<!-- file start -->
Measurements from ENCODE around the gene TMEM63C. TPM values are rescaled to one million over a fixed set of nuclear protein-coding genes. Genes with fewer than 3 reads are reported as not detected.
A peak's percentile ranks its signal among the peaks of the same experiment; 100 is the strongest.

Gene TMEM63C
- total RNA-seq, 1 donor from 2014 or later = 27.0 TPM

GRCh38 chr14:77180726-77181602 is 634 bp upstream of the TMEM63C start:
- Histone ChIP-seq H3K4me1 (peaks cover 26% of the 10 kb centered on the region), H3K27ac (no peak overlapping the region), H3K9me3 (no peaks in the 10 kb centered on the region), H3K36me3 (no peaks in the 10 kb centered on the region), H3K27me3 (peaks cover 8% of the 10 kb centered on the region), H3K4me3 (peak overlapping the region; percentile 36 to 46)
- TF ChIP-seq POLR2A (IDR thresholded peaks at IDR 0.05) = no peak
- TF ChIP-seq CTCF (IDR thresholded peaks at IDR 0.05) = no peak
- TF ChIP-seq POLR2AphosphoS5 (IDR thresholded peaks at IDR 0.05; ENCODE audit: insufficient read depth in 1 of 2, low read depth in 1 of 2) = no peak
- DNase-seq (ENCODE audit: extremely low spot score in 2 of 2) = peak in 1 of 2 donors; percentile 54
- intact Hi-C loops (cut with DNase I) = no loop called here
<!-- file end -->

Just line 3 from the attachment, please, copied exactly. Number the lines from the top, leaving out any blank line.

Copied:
Gene TMEM63C